Few millennials will definitely vote this November, poll finds


Just 23 percent of Americans between the ages of 18 and 29 say they will "definitely" vote in the midterm elections this November, according to a new survey from the Harvard's Institute of Politics (IOP).

The new data marks the lowest level of interest in any election that the IOP has found among young adults since it began surveying them 14 years ago. The percentage of young adults who will "definitely" vote in November dropped 11 points in just the last five months.

The latest poll, which surveyed 3,058 18- to 29-year-old U.S. citizens between March 22 and April 4, had a margin of error of 1.8 points. While 23 percent of young adults said they will definitely vote, another 16 percent said they will probably vote. One quarter said there's a 50-50 chance, while 20 percent said they probably won't vote and 16 percent said they definitely won't vote.

IOP leaders linked the lack of interest in the election to young adults' apparent distrust of government. Just 20 percent of millennials surveyed said they trust the federal government to "do the right thing" all or most of the time, while 56 percent said they trust the government to do the right thing some of the time. Another 24 percent said they never trust it. Similarly, 28 percent said they never trust Congress to do the right thing, and 22 percent said they never trust the president to do the right thing.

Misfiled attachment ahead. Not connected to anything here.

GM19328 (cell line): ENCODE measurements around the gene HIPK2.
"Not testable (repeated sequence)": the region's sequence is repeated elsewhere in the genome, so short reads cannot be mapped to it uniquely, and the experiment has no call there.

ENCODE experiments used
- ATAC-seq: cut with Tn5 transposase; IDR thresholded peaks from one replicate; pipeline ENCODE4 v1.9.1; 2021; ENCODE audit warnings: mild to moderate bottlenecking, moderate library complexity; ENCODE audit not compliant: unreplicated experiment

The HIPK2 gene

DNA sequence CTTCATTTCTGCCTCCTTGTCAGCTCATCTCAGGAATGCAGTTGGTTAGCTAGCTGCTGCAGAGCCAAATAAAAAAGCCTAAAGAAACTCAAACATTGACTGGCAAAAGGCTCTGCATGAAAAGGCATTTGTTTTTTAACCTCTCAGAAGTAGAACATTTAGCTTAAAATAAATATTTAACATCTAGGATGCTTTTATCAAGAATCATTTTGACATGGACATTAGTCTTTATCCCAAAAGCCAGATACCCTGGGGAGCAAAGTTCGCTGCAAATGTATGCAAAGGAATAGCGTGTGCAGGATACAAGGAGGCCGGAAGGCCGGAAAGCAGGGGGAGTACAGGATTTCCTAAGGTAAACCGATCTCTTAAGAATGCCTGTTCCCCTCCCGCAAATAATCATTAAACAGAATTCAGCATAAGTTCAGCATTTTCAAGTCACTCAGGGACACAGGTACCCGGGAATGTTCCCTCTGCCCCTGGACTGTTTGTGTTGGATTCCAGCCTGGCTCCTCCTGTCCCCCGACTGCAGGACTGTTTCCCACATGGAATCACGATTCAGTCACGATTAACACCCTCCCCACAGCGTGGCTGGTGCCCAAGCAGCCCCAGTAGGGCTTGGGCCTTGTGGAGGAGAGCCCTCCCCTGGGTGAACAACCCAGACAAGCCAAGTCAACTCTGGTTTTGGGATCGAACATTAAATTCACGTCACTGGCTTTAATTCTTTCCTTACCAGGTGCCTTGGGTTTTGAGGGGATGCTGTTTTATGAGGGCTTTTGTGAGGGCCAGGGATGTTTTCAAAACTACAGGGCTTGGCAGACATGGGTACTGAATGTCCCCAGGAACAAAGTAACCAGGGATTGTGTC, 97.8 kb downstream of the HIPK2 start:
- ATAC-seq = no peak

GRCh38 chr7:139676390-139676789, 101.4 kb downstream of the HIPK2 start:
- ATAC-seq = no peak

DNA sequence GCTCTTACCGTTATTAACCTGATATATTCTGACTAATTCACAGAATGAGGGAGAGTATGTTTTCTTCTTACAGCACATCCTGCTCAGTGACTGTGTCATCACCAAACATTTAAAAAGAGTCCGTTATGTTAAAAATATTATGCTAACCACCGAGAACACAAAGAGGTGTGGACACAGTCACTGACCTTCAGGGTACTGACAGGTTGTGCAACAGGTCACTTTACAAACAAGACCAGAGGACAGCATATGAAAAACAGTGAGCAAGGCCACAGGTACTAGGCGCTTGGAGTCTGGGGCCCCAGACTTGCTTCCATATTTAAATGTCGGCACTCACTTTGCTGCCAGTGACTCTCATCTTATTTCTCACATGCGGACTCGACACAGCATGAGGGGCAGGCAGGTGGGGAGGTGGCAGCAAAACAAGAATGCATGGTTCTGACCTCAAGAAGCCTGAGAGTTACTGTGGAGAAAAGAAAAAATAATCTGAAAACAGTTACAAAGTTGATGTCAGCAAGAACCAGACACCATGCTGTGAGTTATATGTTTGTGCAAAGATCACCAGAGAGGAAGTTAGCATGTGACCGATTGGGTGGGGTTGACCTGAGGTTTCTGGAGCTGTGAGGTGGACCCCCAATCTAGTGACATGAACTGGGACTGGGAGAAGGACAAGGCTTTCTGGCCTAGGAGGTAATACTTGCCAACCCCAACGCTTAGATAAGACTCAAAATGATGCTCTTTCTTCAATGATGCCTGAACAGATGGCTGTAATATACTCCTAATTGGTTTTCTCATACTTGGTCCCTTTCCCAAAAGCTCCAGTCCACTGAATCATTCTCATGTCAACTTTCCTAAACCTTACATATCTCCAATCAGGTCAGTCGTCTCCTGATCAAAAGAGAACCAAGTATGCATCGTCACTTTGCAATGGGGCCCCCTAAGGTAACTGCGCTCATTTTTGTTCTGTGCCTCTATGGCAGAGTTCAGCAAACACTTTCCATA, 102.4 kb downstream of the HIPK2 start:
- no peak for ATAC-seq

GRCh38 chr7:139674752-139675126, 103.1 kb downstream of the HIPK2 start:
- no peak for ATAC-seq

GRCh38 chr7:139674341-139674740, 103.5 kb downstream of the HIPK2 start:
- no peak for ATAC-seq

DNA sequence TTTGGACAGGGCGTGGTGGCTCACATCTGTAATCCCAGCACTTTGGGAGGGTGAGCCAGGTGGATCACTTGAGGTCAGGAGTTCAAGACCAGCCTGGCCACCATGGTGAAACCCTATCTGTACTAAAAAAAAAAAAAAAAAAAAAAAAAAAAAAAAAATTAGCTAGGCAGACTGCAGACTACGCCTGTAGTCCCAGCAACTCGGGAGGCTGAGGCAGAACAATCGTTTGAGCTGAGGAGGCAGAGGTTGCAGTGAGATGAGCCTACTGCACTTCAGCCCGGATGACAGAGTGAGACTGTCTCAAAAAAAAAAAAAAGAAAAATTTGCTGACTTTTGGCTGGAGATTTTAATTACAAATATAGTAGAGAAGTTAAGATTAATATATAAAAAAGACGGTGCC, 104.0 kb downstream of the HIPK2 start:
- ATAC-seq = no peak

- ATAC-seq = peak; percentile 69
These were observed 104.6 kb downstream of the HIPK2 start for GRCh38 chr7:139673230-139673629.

"It's been clear for some time now that young people are growing more disillusioned and disconnected from Washington," Harvard Institute of Politics Polling Director John Della Volpe said in a statement. "There's an erosion of trust in the individuals and institutions that make government work."

The Harvard survey found that Republican-aligned millennials are more enthusiastic about the midterms. As many as 44 percent of those who voted for Mitt Romney in 2012 said they will "definitely be voting," while 35 percent of 2012 Barack Obama voters said the same. Moreover, self-identified conservatives (at 32 percent) are 10 points more likely to vote than liberals (22 percent).

The survey found that President Obama's approval rating among millennials has improved six points since the fall but still stands at just 47 percent.

Republican National Committee spokesman Raffi Williams said the survey results were not surprising. "Young adults are stuck in neutral--they are paying more for healthcare and unable to find jobs on right career track," Williams said in a statement.

Another poll released Tuesday by the Washington Post and ABC News also had bad news for Democrats. Mr. Obama's approval rating in that poll fell to 41 percent -- the lowest of his presidency, according to the Post/ABC survey.

Registered voters were split over whether they intended to vote for a Democratic House candidate this fall (45 percent) or a Republican (44 percent). However, 53 percent of voters said it was important for Republicans to control the House in order to serve as a check against Mr. Obama. Just 39 percent said it was important for Democrats to have control to support the president's policies.